Strangely enough, this happens even in IE.

Re: "What is a browser?"

Google encourages this confusion because it works to their advantage. If "browser" = "Google" and "Google" = "the internet", they cannot be beat. They are as much to blame as the users.

Computers are too complicated for average user. I don't expect users can see the difference between a search text field and address bar. They just want to surf.
On the other hand - when we already know, that people are not technicians - its sad, that so inexperienced group of customers have to rely on so buggy product as MS Windows.

People don't need to know what a browser is! They just need to know how to get to the internet. It's all in the education of using the process

lol @ sarcasm meter

I think this happened to me with one of my Flickr photos, entitled "Friendster Sign Up", which I posted after my negative experience with their sign up form some years ago.

I get the impression that search users are hitting my photo thinking it's the Friendster sign up page, and then sign up to Flickr instead to post a comment on my photo? I don't know really... it can't be comment spam because it's so trivial.

"Dave 13 February 2010, 14:04 (Permalink)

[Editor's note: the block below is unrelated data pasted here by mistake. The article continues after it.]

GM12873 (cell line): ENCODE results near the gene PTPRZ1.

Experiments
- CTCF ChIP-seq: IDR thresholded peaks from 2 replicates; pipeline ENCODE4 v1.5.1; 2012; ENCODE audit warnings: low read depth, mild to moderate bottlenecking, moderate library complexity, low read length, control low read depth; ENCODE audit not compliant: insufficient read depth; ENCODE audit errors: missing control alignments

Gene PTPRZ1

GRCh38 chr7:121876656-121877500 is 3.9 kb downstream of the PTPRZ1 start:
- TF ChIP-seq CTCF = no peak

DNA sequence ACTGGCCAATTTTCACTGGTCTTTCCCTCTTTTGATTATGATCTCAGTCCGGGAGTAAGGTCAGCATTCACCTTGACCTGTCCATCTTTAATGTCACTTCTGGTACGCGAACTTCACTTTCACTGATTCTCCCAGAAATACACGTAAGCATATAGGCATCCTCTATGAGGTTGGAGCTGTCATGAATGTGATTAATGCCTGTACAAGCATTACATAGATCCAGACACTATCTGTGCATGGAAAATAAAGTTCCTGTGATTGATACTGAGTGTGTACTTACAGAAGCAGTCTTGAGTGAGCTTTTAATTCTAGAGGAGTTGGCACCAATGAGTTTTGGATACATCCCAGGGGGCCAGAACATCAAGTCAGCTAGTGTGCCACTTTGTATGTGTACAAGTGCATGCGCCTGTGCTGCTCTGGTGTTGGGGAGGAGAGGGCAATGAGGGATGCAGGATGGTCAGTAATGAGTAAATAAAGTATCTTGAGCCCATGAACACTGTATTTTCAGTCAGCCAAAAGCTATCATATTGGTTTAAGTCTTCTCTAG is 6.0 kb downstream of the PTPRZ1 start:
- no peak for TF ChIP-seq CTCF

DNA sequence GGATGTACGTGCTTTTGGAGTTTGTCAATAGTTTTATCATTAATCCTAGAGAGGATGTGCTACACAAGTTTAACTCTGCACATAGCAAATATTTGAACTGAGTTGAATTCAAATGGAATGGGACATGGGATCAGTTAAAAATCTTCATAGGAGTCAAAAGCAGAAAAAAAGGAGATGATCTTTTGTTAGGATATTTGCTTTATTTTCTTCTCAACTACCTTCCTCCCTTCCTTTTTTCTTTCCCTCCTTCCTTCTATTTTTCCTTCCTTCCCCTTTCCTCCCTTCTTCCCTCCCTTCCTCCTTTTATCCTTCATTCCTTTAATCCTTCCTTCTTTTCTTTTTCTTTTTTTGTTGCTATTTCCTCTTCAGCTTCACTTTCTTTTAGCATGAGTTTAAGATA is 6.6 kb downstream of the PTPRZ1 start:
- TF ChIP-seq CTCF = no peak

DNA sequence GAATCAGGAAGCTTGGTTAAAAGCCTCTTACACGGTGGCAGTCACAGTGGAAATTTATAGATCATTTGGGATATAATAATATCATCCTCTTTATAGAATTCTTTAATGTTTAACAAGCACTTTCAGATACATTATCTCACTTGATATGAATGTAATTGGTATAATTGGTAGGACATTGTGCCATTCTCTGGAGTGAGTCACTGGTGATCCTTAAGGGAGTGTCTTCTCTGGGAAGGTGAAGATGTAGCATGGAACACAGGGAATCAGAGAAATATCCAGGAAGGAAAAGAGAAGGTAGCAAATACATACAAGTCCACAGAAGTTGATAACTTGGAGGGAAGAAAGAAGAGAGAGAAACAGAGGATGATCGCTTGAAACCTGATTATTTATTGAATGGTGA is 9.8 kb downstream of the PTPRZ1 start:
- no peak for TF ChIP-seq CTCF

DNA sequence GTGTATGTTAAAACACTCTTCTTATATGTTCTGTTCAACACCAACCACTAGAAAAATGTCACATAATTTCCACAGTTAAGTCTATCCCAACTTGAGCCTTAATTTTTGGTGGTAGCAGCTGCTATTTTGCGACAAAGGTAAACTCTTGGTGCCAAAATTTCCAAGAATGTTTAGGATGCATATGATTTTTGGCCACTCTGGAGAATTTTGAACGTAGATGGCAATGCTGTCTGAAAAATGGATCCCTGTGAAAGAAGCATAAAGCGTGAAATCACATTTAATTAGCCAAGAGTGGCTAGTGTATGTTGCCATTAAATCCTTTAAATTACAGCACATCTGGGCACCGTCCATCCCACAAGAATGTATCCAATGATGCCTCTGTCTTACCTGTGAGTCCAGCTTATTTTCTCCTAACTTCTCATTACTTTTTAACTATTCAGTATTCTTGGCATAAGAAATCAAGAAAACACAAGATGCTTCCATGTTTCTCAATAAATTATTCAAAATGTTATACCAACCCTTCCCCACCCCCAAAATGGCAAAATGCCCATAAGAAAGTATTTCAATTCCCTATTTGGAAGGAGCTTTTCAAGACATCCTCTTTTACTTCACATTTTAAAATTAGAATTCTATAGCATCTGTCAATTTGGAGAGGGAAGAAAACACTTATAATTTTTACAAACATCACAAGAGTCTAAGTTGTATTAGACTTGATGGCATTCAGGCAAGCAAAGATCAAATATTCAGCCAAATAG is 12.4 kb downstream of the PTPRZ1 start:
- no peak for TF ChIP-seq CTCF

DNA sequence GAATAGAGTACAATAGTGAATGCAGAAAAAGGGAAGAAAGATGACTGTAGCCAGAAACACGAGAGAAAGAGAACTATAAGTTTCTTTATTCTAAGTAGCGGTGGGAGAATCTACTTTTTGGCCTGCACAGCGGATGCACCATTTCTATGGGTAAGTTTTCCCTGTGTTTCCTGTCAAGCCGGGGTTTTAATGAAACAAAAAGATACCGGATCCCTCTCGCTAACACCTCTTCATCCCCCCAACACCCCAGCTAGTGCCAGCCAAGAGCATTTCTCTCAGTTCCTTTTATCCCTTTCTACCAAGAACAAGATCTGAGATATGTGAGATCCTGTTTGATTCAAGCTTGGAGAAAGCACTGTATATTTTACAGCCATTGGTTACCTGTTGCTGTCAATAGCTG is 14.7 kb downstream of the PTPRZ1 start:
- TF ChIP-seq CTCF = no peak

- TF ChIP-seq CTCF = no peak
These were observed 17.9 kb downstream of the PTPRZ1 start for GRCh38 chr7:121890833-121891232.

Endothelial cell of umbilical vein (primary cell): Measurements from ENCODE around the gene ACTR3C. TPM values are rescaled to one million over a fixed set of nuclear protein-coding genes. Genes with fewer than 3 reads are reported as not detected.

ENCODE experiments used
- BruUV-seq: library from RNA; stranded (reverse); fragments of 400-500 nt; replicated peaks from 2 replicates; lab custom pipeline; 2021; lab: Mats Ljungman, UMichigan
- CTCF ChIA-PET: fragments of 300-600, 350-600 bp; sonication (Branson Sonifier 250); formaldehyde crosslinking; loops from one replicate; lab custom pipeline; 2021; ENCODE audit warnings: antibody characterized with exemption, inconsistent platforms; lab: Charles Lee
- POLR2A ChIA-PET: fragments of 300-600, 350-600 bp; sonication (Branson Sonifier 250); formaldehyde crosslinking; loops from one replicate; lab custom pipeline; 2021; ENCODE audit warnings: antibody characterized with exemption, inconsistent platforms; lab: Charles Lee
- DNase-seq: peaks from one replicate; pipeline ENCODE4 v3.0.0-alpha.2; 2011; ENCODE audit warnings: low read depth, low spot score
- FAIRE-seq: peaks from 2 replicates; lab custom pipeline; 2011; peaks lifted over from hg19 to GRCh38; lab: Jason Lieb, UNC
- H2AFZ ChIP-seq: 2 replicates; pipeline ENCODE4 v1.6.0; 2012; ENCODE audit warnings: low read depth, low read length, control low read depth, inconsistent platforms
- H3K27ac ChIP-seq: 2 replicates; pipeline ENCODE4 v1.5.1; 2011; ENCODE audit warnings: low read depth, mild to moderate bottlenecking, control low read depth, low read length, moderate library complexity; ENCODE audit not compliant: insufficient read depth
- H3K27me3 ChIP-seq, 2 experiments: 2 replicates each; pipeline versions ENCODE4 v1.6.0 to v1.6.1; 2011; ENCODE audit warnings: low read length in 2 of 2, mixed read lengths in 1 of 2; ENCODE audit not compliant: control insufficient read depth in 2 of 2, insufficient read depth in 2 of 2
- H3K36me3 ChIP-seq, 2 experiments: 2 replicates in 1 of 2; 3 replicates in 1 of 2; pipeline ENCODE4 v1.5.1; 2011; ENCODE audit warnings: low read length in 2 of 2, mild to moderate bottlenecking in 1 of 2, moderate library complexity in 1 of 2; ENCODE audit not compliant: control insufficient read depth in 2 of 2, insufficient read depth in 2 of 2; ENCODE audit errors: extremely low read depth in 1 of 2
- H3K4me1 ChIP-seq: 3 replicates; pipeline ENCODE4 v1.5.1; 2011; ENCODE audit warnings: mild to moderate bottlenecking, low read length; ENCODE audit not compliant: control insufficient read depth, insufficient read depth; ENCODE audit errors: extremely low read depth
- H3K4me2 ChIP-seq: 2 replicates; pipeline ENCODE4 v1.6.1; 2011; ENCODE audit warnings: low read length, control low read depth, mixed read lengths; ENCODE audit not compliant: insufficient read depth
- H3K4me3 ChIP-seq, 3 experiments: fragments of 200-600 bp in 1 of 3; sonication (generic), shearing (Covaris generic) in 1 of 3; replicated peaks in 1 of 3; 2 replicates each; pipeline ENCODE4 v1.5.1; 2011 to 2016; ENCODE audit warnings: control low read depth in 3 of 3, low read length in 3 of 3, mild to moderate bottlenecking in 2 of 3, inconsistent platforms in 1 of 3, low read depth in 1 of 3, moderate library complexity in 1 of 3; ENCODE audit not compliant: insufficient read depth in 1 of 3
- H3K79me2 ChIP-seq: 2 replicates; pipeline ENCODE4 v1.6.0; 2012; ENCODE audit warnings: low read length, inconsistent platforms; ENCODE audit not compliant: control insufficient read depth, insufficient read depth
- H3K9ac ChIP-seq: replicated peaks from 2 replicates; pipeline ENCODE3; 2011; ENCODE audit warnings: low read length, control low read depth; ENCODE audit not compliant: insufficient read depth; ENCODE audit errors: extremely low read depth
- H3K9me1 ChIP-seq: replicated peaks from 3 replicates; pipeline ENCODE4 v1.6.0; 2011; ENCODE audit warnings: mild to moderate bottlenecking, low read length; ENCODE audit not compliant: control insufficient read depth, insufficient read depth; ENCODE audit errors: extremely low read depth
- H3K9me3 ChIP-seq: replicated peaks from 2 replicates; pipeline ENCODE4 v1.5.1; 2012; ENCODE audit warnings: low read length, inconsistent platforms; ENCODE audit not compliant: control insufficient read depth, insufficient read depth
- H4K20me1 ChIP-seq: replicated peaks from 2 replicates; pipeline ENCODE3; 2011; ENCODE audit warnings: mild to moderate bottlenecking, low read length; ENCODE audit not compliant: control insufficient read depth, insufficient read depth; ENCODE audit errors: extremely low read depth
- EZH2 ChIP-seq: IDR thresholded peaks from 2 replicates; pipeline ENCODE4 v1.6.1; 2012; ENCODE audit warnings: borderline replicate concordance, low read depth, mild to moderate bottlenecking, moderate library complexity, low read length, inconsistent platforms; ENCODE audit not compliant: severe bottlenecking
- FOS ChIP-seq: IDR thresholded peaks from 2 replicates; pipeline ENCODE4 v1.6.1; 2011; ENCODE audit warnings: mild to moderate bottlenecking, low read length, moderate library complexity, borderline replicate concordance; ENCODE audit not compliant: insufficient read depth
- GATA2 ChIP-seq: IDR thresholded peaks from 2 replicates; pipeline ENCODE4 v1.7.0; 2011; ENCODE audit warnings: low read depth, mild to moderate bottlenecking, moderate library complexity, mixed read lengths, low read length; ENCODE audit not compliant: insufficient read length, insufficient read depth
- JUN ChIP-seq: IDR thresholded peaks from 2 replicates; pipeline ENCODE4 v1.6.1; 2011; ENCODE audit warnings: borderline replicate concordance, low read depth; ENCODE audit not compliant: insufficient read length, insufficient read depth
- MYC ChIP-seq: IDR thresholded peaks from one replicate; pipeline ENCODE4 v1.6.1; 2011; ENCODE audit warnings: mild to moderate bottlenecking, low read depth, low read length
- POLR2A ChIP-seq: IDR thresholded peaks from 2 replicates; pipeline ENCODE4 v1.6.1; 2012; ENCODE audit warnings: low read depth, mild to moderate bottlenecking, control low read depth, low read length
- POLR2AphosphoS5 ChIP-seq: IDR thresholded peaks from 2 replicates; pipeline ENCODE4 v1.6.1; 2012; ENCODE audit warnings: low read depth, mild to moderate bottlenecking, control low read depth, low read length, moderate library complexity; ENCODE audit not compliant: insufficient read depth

I didn't know Google was a browser and now I know."

Google isn't a browser, it's a search engine.

A search engine is the software behind the webpage you open on your browser which gives you the option to search for topics on the world wide web.

A browser is the program you start to get on the web, like Internet Explorer of Mozilla Firefox. Chrome is the browser from Google (the company behind the famous search engine), they recently launched it.

google chormme IS a browser...

Really. That is fascinating. Fascinating!

I think your sarcasm meter is broke.

Somewhat like the synonymous Web and Internet; I bet that will surprise 'users' when they learn the difference.

I didn't know Google was a browser and now I know.

Do not feed the trolls.

and again... Jesus.



You just made my whole day worthwhile. lol Thank you!

And this is why the iPad, in spite of all the wailing and gnashing of teeth in the tech community about how "closed" or "limited" it is, is going to sell.